Mid-Infrared Instrument Operations Update
The James Webb Space Telescope’s Mid-Infrared Instrument (MIRI) has four observing modes. During setup for a science observation on August 24, a mechanism that supports one of these modes, known as medium-resolution spectroscopy (MRS), exhibited what appears to be increased friction. This mechanism is a grating wheel that allows astronomers to select between short, medium, and longer wavelengths when making observations using the MRS mode. Following preliminary health checks and investigations into the issue, an anomaly review board was convened on September 6 to assess the best path forward.
The Webb team has paused in scheduling observations using this particular observing mode while they continue to analyze its behavior. They are also currently developing strategies to resume MRS observations as soon as possible. The observatory is in good health, and MIRI’s other three observing modes – imaging, low-resolution spectroscopy, and coronagraphy – are operating normally and remain available for science observations.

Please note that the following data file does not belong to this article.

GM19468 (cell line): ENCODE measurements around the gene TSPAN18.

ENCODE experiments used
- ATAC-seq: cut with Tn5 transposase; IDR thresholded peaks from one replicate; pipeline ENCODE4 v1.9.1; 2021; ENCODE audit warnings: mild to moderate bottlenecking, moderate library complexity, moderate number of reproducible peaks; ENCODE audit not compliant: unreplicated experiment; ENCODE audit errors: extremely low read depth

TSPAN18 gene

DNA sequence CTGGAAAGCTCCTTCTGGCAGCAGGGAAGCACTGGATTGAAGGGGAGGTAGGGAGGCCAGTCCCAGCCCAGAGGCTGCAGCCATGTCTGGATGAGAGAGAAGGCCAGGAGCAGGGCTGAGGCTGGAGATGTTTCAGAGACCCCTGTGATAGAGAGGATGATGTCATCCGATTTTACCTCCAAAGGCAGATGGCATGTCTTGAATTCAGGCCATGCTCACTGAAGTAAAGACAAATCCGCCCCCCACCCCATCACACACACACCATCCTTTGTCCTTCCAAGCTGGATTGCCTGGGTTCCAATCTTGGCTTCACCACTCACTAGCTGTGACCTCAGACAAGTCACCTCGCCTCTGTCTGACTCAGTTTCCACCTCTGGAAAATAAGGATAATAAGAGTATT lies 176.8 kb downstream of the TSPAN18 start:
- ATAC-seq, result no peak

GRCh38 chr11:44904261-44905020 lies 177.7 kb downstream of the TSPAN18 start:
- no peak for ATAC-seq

The Mid-InfraRed Instrument (MIRI) of the James Webb Space Telescope (Webb) sees light in the mid-infrared region of the electromagnetic spectrum, at wavelengths that are longer than our eyes can see.
MIRI allows scientists to use multiple observing techniques: imaging, spectroscopy, and coronagraphy to support the whole range of Webb’s science goals, from observing our own Solar System and other planetary systems, to studying the early Universe.
To pack all these modes in a single instrument, engineers have designed an intricate optical system in which light coming from Webb’s telescope follows a complex 3D path before finally reaching MIRI’s detectors.
This artist’s rendering shows this path for MIRI’s imaging mode, which provides imaging and coronagraphy capabilities. It also contains a simple spectrograph. We first take a look at its mechanical structure with its three protruding pairs of carbon fiber struts that will attach it to Webb’s instrument compartment at the back of the telescope.
The pick-off mirror, acting like a periscope, receives the light from the telescope, shown in deep blue, and directs it into MIRI’s imaging module. Inside the instrument, a system of mirrors reformats the light beam and redirects it till it reaches a filter wheel where the desired range of mid-infrared wavelengths is selected from a set of 18 different filters each with its own specific function (the beam takes a light blue color in the animation).
Lastly, another set of mirrors takes the light beam coming out of the filter wheel and recreates the image of the sky on MIRI’s detectors.
Credit: ESA/ATG medialab